Five-year rule haunts mobility providers
WASHINGTON – The five-year “reasonable useful lifetime” rule for capped rental items has been on the books for years, but mobility providers are just starting to feel its sting.
All power wheelchairs became capped rental items in January 2011, when the first-month purchase option was eliminated. The DME MAC for Jurisdiction D reminded providers in June that that means they’re on the hook for replacing power wheelchairs if they don’t last five years.
"The people that put out the poor quality equipment are the ones that are going to get hurt by this," said Peggy Walker, a billing and reimbursement adviser for U.S. Rehab.
The DME MAC stated: “A supplier that transfers title to a capped rental item to a beneficiary is responsible for furnishing replacement equipment at no cost to the beneficiary or to the Medicare program if the carrier determines that the item furnished by the supplier will not last for the entire reasonable useful lifetime established for the equipment. In making this determination, the carrier may consider whether the accumulated costs of repair exceed 60 percent of the cost to replace the item.”
Putting out quality equipment is becoming more and more difficult for providers. With reduced reimbursement chipping away at their margins, they’ve had to cut costs, including those associated with purchasing equipment.
"Something has to give, and unfortunately, it looks like quality is the factor in many cases,” said Martin Szmal of The Mobility Consultants.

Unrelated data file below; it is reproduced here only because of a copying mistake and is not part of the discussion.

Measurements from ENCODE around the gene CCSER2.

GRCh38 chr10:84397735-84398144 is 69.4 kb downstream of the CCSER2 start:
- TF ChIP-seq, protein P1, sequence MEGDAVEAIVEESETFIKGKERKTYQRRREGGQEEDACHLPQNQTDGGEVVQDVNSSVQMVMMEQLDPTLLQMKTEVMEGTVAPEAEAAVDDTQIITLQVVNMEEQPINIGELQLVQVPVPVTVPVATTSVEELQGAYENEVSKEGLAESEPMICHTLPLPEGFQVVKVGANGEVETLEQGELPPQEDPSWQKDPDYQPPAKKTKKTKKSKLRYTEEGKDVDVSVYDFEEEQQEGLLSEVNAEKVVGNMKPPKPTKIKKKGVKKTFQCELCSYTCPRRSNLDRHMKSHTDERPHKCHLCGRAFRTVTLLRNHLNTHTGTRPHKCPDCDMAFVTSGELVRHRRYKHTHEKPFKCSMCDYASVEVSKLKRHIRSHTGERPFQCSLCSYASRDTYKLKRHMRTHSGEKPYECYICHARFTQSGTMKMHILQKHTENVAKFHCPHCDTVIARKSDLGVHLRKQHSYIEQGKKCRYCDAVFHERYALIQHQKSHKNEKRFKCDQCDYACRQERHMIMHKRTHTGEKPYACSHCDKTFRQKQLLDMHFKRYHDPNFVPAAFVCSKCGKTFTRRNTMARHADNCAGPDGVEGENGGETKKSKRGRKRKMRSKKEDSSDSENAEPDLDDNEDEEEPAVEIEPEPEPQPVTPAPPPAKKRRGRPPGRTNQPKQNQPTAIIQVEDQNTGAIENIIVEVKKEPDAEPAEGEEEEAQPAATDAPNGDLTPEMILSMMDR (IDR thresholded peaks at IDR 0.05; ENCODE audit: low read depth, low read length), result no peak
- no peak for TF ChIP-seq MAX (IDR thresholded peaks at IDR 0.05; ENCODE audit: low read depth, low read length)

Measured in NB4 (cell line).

Provider Aaron Lauver says he makes an effort to provide quality equipment, because he knows it will offset future repair costs. But sometimes even that’s not enough to get power wheelchairs to last five years.
"The reality is, people use their chairs inside and outside," said Lauver, owner of Montandon, Pa.-based Susquehanna Valley Mobility. "When you have a wheelchair that's designed to be used in the home, if it's being used for community mobility, it won't hold up for five years."
The rule could have the greatest impact on providers of more complex power wheelchairs. That’s because the consumers who use those chairs use them every day, all day, in and outside the home.
"A spinal cord injury patient uses their wheelchair to work and play every day," said Simon Margolis, executive director of NRRTS. "That means more repairs in the long run."
Industry stakeholders are waiting for more information from the DME MAC about how it plans to enforce the rule.
Read the notice here.